Smallholder farmers in Kitui West District are insulating themselves from failed rains with sisal farming, which has not only increased household incomes, but opened up a whole value addition market, even as global shortage of the sisals bite.
Sisal was once the world’s main raw material for agricultural twine and sacks, but as global buyers turned to polypropylene and synthetic alternatives, the sisal market collapsed, leaving areas such as Kabati division of Kitui West District, using the plant only to mark boundaries and for fencing.
But the plant has now risen afresh as a raw material for producers seeking natural and durable alternatives to plastics. In particular, it has experienced a resurgence in the world carpet industry, with the proportion of carpeting made from sisal having more than doubled in recent years, to more than one-in-ten of all carpets bought worldwide. Sisal is also now being used by the global paper industry, where its added strength is a bonus in papers with high volumes of recycled content.
It’s a bounce back that last month saw the Tanzanian sisal board report global sisal demand running at 230,000 tonnes a year, against supply of just 130,000 tonnes, causing a shortage that has seen global sisal prices rise to $1500 a tonne.
At the same time, in Kabati, sisal has continued to thrive, unaffected by the harsh climate and drought that has knocked out many other crops. Made up of a rosette of spear shaped leaves about 1.5 to 2 metres tall, sisal has a 7 to 10-year life span and produces 200-500 usable leaves, each leaf containing around 1,000 fibres.
Women are now forming themselves in groups to produce large quantities of the sisal fibres, driven by the scale of the demand from local merchants.
Over the last five years, the volume of sisal production in Kenya has risen by 40 per cent - from 25,009 tonnes in 2005 to 35,119 tonnes in 2010 - with Sisal Estates like Rea Vipingo and Voi Sisal Estate producing four-fifths of the output and smallholders the other one-fifth.
However, demand is still running ahead of supply. Currently, a kilo of sisal fibre sells at between Sh30 and Sh32 in local markets, but due to the rudimentary production methods one farmer can only manage to produce a maximum of ten kilos a day. However in a group, where tasks are delegated, farmers are managing to produce as much as 100 kilos daily.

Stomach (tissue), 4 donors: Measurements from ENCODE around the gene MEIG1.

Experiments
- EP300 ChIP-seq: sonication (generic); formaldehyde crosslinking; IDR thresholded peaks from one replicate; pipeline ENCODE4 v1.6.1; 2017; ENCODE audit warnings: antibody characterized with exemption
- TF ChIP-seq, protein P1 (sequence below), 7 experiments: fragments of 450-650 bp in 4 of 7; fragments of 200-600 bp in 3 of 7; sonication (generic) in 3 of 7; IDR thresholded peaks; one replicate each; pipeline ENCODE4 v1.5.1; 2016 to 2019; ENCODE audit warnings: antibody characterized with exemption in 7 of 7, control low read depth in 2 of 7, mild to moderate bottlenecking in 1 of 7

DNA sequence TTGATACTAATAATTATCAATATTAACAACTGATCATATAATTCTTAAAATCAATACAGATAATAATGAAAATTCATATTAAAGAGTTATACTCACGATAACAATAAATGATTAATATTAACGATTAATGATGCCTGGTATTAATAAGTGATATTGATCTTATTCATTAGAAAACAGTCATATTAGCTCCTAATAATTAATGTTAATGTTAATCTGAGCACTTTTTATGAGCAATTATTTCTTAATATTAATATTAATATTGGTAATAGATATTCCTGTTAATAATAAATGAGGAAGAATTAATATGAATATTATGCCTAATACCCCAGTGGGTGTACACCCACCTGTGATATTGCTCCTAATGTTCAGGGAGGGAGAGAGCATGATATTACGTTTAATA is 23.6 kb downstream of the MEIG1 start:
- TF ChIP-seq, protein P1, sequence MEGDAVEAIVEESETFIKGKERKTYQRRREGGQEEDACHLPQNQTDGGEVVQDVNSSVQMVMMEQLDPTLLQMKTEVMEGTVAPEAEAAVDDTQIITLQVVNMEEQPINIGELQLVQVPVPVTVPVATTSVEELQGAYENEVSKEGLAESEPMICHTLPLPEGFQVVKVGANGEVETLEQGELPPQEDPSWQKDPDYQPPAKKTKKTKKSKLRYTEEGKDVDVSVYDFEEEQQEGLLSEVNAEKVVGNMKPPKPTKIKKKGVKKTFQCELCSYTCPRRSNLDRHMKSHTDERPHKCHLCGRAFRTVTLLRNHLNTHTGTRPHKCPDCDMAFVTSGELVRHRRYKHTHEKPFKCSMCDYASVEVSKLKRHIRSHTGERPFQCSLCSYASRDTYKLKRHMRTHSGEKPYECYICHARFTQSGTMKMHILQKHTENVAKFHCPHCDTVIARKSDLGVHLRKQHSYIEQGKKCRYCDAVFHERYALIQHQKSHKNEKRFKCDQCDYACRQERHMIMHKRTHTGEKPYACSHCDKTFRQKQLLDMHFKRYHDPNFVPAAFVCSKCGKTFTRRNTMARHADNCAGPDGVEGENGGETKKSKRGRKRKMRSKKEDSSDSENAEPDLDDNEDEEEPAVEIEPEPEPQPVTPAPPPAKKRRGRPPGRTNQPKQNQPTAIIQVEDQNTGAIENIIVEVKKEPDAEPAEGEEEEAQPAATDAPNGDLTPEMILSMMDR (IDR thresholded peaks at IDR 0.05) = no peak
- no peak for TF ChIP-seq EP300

The fibre is extracted by a process known as decortications, where the leaves are crushed and beaten with blunt knives so that only the fibres remain as the outer green layer is evenly removed.
The improvised machine used for decortications in Kibati is made of two blunt knives placed on tree stumps facing each other. The traders first scan a canopy of sisal plants to choose the best leaves, from which they then meticulously remove the sharp thorns, being cautious to avoid the poisonous sisal leaves.
The leaves are then dissected into several pieces that are dried in the sun for 30 minutes to lessen the moisture content. "If you fail to dry them, most of the fibre would be wasted, since it will come off together with the outer layer,” said Mueni, one of the women traders specializing in sisal fibres. The pulp which is left behind is dried and used as livestock feed or compost manure.
Tony Mwanza, a merchant at the Kabati Market buoyed by the overwhelming demand for sisal fibre, has put prices up by an extra Sh2 a kilo in an effort to encourage farmers to produce more.
Most of the creamy white sisal fibres that Mwanza delivers find their way to foreign countries as exports. Over 80 per cent of the sisal produced in Kenya is currently being exported, primarily to Spain, Morocco, Portugal and Saudi Arabia.
As well as the surging demand for sisal in carpeting and paper, it is also enjoying rising demand as a raw material for industrial scratching brushes, shopping bags and clothing, valued for its strength, durability, ability to stretch and resistance to deterioration in salt water, as well as for its ‘eco; credentials as a natural product.
Moreover, Kenya is among the world’s top five producers of the fibre, alongside Brazil, China, Mexico, and Tanzania.
For the women traders of Kabati this was a status that had little meaning until recently. But as they turn to commercializing the plant, propagating it by using the small bulbs at the leaf axil or by suckers growing around the plant, being a top producer to a market in short supply is suddenly looking like a sweet place to be.